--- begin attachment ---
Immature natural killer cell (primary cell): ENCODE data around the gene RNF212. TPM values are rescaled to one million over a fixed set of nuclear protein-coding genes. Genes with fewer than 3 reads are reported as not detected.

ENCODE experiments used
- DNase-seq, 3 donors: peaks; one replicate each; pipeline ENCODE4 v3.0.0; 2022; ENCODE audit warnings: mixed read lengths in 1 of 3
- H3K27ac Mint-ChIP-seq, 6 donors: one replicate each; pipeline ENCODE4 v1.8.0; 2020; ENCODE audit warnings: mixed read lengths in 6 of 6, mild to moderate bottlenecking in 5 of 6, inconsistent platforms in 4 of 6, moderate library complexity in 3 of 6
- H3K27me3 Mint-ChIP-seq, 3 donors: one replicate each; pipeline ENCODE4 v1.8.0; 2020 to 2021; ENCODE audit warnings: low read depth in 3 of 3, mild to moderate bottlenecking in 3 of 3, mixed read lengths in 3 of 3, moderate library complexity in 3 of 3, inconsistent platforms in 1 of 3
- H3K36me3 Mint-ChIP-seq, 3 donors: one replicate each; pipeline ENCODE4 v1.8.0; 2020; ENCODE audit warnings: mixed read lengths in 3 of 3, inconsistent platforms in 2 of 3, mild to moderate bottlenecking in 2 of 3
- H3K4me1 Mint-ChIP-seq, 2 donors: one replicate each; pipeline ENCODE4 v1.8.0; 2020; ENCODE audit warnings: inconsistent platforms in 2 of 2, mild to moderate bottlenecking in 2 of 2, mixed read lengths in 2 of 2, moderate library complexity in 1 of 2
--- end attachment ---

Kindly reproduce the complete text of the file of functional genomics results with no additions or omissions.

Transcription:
Immature natural killer cell (primary cell): ENCODE data around the gene RNF212. TPM values are rescaled to one million over a fixed set of nuclear protein-coding genes. Genes with fewer than 3 reads are reported as not detected.

ENCODE experiments used
- DNase-seq, 3 donors: peaks; one replicate each; pipeline ENCODE4 v3.0.0; 2022; ENCODE audit warnings: mixed read lengths in 1 of 3
- H3K27ac Mint-ChIP-seq, 6 donors: one replicate each; pipeline ENCODE4 v1.8.0; 2020; ENCODE audit warnings: mixed read lengths in 6 of 6, mild to moderate bottlenecking in 5 of 6, inconsistent platforms in 4 of 6, moderate library complexity in 3 of 6
- H3K27me3 Mint-ChIP-seq, 3 donors: one replicate each; pipeline ENCODE4 v1.8.0; 2020 to 2021; ENCODE audit warnings: low read depth in 3 of 3, mild to moderate bottlenecking in 3 of 3, mixed read lengths in 3 of 3, moderate library complexity in 3 of 3, inconsistent platforms in 1 of 3
- H3K36me3 Mint-ChIP-seq, 3 donors: one replicate each; pipeline ENCODE4 v1.8.0; 2020; ENCODE audit warnings: mixed read lengths in 3 of 3, inconsistent platforms in 2 of 3, mild to moderate bottlenecking in 2 of 3
- H3K4me1 Mint-ChIP-seq, 2 donors: one replicate each; pipeline ENCODE4 v1.8.0; 2020; ENCODE audit warnings: inconsistent platforms in 2 of 2, mild to moderate bottlenecking in 2 of 2, mixed read lengths in 2 of 2, moderate library complexity in 1 of 2